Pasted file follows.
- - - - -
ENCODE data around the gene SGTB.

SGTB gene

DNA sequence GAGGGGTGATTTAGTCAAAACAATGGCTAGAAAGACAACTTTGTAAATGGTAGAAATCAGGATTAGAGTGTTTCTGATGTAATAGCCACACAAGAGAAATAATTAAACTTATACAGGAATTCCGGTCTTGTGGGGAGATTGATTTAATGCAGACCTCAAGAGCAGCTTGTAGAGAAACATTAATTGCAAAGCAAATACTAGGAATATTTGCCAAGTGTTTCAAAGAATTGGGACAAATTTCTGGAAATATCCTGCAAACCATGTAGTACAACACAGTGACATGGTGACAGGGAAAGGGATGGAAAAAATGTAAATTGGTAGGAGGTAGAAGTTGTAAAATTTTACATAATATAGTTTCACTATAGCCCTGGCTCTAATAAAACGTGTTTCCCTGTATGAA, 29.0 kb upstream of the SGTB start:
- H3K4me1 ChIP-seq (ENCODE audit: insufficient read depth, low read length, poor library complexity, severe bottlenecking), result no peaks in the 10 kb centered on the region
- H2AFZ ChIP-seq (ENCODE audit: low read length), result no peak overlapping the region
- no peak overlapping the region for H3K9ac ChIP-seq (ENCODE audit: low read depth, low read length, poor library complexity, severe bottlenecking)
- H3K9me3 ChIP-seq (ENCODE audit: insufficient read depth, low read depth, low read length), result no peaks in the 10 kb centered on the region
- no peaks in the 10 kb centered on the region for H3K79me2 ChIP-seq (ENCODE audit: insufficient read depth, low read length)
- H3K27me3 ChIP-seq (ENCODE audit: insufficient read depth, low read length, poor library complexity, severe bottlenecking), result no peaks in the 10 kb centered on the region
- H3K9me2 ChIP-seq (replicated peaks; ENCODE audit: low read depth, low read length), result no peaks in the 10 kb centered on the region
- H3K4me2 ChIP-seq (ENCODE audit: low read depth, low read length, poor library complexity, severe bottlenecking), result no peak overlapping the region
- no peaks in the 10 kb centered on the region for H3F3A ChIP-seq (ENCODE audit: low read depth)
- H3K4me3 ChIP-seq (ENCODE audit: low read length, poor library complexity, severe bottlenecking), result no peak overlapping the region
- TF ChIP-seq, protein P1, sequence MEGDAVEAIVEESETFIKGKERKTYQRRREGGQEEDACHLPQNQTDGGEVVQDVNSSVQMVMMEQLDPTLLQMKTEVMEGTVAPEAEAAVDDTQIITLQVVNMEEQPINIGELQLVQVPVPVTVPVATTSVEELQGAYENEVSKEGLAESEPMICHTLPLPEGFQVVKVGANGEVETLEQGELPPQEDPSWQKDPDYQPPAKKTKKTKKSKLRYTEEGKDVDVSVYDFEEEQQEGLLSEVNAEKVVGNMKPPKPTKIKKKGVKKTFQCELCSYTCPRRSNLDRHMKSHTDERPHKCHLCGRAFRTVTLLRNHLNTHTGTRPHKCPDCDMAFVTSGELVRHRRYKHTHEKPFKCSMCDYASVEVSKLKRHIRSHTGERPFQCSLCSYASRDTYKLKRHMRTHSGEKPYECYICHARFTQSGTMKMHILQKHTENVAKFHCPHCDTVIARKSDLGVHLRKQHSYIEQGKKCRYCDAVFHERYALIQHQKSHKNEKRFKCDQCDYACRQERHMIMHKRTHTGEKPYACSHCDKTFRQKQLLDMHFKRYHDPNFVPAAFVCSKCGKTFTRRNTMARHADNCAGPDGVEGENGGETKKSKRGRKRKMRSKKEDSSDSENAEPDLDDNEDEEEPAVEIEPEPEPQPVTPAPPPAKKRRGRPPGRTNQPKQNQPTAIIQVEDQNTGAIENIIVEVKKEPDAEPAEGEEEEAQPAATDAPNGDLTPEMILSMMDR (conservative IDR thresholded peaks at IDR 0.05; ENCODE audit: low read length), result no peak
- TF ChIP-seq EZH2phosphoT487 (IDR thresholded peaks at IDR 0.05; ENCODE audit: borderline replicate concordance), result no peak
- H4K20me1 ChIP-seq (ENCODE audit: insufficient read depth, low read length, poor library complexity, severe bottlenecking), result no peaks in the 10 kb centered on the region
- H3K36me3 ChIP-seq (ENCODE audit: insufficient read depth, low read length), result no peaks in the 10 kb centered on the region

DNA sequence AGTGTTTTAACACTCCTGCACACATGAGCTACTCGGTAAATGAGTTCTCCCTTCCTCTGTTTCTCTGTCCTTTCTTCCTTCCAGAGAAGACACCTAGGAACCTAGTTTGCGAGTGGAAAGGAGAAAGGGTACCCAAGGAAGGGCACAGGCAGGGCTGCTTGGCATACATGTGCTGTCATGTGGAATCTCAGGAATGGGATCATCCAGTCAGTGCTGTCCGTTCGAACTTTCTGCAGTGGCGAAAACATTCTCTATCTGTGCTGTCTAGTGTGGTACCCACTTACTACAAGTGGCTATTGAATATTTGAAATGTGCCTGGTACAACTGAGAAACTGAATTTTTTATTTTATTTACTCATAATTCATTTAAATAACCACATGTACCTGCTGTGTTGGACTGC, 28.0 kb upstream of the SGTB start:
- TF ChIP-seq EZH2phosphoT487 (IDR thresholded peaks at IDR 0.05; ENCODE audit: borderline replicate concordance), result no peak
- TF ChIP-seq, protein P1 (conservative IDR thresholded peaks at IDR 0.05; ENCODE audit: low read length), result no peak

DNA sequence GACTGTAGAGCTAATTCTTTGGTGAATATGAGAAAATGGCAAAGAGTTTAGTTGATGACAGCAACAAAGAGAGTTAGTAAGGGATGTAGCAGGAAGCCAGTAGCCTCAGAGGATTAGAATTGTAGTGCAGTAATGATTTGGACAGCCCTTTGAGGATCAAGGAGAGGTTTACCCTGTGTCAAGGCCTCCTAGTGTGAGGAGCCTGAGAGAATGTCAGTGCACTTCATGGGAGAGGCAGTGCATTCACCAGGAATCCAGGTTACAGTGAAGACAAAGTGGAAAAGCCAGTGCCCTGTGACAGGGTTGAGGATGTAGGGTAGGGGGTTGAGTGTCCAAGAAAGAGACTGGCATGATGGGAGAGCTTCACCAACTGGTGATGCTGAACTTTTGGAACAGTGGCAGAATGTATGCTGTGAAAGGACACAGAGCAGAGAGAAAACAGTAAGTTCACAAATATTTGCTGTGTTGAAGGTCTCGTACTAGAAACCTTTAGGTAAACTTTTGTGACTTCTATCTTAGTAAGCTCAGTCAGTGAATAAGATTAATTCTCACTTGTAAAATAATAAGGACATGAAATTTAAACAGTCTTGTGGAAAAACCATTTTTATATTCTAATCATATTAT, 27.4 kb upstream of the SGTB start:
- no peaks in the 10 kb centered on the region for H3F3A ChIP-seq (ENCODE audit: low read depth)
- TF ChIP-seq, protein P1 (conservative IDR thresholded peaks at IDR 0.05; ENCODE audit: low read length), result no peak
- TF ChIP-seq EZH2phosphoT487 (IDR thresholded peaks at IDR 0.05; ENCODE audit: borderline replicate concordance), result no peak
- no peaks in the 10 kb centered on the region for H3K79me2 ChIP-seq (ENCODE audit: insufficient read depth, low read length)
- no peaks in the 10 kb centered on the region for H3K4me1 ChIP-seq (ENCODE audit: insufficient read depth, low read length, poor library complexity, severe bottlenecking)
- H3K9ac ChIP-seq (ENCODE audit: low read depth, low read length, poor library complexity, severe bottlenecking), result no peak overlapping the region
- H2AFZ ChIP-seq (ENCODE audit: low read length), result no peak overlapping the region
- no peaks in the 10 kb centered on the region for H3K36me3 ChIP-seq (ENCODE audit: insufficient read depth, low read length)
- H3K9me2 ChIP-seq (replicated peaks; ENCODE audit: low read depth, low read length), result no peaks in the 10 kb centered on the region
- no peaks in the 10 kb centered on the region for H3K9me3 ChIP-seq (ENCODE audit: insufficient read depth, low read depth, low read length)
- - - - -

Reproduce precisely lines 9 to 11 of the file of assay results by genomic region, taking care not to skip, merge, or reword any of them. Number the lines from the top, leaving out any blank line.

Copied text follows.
- H3K27me3 ChIP-seq (ENCODE audit: insufficient read depth, low read length, poor library complexity, severe bottlenecking), result no peaks in the 10 kb centered on the region
- H3K9me2 ChIP-seq (replicated peaks; ENCODE audit: low read depth, low read length), result no peaks in the 10 kb centered on the region
- H3K4me2 ChIP-seq (ENCODE audit: low read depth, low read length, poor library complexity, severe bottlenecking), result no peak overlapping the region